ACFD: Practice safety when using fireworksPublished 1:16pm Wednesday, June 27, 2012
By A.J. Watson, Outlook Staff Writer
With Independence Day comes hotdogs, American flags, firework shows and Will Smith movies – but instead of fighting space invaders, the Alexander City Fire Department wants to encourage residents to fight careless mistakes.
“It’s going to be very dry this year – it will be a wait-and-see game whether or not the state chooses to suspend fireworks,” Fire Chief Kem Jones said.
While shooting fireworks in the city is perfectly legal, ACFD officials said that residents shouldn’t kick back their safety habits along with their feet.
“They need to make sure where they’re shooting isn’t near their homes or anything flammable,” Jones said. “A child being injured is just not worth a fireworks display … adult supervision and responsibility goes a long way.”
According to National Fire Prevention Association’s website, nfpa.org, more than twice the number of fires are reported on the Fourth of July than any other day.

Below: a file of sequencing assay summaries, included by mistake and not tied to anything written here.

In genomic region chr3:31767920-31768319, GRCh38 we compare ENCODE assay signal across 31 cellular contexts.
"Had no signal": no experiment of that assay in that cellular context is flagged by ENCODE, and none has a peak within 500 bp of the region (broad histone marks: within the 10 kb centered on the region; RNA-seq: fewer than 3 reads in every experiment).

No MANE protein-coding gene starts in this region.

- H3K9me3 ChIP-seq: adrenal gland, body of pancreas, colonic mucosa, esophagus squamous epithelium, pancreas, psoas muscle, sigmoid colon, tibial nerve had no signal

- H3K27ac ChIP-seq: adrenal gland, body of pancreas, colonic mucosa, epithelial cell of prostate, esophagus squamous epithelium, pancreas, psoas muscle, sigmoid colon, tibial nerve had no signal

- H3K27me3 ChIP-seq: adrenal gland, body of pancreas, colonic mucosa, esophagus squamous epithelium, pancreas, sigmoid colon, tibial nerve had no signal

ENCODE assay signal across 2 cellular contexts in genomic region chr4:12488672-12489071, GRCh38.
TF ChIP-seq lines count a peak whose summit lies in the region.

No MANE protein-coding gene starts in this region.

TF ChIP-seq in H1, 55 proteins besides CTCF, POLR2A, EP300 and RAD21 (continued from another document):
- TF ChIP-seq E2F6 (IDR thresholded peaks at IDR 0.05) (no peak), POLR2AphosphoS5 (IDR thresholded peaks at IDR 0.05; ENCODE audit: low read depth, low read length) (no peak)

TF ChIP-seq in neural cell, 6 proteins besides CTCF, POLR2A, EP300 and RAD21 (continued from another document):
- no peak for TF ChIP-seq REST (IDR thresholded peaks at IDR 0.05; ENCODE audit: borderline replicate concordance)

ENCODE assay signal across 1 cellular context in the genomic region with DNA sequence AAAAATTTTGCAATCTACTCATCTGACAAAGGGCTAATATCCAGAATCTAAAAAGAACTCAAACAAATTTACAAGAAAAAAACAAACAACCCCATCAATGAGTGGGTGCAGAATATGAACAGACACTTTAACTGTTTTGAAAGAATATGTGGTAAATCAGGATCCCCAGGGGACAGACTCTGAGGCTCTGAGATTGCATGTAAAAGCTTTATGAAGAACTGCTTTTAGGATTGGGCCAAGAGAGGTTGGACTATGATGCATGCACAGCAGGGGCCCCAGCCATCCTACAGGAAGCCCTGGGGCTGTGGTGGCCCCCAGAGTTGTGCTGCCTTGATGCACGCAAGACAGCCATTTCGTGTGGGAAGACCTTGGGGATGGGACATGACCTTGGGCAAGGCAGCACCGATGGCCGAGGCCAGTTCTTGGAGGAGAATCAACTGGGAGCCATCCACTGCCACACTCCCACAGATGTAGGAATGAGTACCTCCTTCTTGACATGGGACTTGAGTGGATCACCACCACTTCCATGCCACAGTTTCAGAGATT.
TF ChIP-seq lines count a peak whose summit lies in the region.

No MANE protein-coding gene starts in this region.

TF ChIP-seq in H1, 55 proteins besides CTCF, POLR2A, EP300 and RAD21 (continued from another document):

Capt. Craig Clark and Capt. Reese McAlister of the ACFD said to “never take sparklers for granted” and for good reason.
According to nfpa.org, wood burns at 575 degrees Fahrenheit, glass melts at 900 degrees Fahrenheit and sparklers top the list at 1200 degrees Fahrenheit – which can lead to serious accidents and forest fires.
“We often have some brush fires, and we’ve had a house fire or two in the past due to fireworks,” Jones said. “Safety is the main concern … fireworks can easily injure people in various different ways.”
While small fires can be put out with no help from the fire department, Jones said that “anytime they realize the fire has gotten out of hand” is when residents should alert emergency services.
“It is Fourth of July week. It is going to be hot, and we want people to not only be very careful with fireworks but be careful on the water and enjoy themselves,” Jones said. “This is a great community.”